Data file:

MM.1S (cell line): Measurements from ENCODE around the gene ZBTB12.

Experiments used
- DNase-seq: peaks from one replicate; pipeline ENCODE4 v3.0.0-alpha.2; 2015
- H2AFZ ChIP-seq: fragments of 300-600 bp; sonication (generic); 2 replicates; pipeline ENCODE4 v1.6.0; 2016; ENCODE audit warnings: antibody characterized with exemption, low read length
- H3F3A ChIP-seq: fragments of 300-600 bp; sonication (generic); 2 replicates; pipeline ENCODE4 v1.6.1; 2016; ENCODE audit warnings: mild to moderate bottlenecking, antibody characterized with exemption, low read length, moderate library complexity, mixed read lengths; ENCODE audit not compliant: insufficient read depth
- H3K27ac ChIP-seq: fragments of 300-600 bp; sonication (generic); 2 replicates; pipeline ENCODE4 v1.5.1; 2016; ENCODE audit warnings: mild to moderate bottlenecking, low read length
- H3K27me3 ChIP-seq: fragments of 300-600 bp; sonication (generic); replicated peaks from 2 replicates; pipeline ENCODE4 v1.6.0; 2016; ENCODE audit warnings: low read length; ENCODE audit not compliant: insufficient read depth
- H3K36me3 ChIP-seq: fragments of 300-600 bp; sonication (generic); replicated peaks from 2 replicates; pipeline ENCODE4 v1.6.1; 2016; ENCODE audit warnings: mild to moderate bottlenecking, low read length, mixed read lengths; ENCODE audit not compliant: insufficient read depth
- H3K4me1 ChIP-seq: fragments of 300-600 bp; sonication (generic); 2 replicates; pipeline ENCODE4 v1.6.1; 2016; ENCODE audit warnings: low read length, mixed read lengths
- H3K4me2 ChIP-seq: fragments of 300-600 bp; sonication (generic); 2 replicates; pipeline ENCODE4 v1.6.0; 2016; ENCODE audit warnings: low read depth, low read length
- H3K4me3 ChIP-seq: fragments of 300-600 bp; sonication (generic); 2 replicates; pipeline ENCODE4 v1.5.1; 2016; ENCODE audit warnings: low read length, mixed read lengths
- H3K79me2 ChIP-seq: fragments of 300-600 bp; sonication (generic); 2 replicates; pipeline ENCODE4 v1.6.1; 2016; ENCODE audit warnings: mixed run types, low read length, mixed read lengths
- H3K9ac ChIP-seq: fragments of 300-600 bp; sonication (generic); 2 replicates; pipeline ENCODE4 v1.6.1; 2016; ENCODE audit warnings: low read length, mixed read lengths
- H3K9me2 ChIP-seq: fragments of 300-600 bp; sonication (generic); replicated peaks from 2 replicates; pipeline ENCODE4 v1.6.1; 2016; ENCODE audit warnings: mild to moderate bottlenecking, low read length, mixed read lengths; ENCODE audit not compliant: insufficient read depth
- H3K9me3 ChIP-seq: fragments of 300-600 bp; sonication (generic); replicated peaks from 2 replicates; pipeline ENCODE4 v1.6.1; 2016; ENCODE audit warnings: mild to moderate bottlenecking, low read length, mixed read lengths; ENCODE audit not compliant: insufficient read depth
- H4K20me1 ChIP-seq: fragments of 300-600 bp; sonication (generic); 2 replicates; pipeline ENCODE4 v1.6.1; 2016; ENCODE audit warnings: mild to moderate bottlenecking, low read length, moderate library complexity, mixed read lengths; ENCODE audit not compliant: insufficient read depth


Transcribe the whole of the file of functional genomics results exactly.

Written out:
MM.1S (cell line): Measurements from ENCODE around the gene ZBTB12.

Experiments used
- DNase-seq: peaks from one replicate; pipeline ENCODE4 v3.0.0-alpha.2; 2015
- H2AFZ ChIP-seq: fragments of 300-600 bp; sonication (generic); 2 replicates; pipeline ENCODE4 v1.6.0; 2016; ENCODE audit warnings: antibody characterized with exemption, low read length
- H3F3A ChIP-seq: fragments of 300-600 bp; sonication (generic); 2 replicates; pipeline ENCODE4 v1.6.1; 2016; ENCODE audit warnings: mild to moderate bottlenecking, antibody characterized with exemption, low read length, moderate library complexity, mixed read lengths; ENCODE audit not compliant: insufficient read depth
- H3K27ac ChIP-seq: fragments of 300-600 bp; sonication (generic); 2 replicates; pipeline ENCODE4 v1.5.1; 2016; ENCODE audit warnings: mild to moderate bottlenecking, low read length
- H3K27me3 ChIP-seq: fragments of 300-600 bp; sonication (generic); replicated peaks from 2 replicates; pipeline ENCODE4 v1.6.0; 2016; ENCODE audit warnings: low read length; ENCODE audit not compliant: insufficient read depth
- H3K36me3 ChIP-seq: fragments of 300-600 bp; sonication (generic); replicated peaks from 2 replicates; pipeline ENCODE4 v1.6.1; 2016; ENCODE audit warnings: mild to moderate bottlenecking, low read length, mixed read lengths; ENCODE audit not compliant: insufficient read depth
- H3K4me1 ChIP-seq: fragments of 300-600 bp; sonication (generic); 2 replicates; pipeline ENCODE4 v1.6.1; 2016; ENCODE audit warnings: low read length, mixed read lengths
- H3K4me2 ChIP-seq: fragments of 300-600 bp; sonication (generic); 2 replicates; pipeline ENCODE4 v1.6.0; 2016; ENCODE audit warnings: low read depth, low read length
- H3K4me3 ChIP-seq: fragments of 300-600 bp; sonication (generic); 2 replicates; pipeline ENCODE4 v1.5.1; 2016; ENCODE audit warnings: low read length, mixed read lengths
- H3K79me2 ChIP-seq: fragments of 300-600 bp; sonication (generic); 2 replicates; pipeline ENCODE4 v1.6.1; 2016; ENCODE audit warnings: mixed run types, low read length, mixed read lengths
- H3K9ac ChIP-seq: fragments of 300-600 bp; sonication (generic); 2 replicates; pipeline ENCODE4 v1.6.1; 2016; ENCODE audit warnings: low read length, mixed read lengths
- H3K9me2 ChIP-seq: fragments of 300-600 bp; sonication (generic); replicated peaks from 2 replicates; pipeline ENCODE4 v1.6.1; 2016; ENCODE audit warnings: mild to moderate bottlenecking, low read length, mixed read lengths; ENCODE audit not compliant: insufficient read depth
- H3K9me3 ChIP-seq: fragments of 300-600 bp; sonication (generic); replicated peaks from 2 replicates; pipeline ENCODE4 v1.6.1; 2016; ENCODE audit warnings: mild to moderate bottlenecking, low read length, mixed read lengths; ENCODE audit not compliant: insufficient read depth
- H4K20me1 ChIP-seq: fragments of 300-600 bp; sonication (generic); 2 replicates; pipeline ENCODE4 v1.6.1; 2016; ENCODE audit warnings: mild to moderate bottlenecking, low read length, moderate library complexity, mixed read lengths; ENCODE audit not compliant: insufficient read depth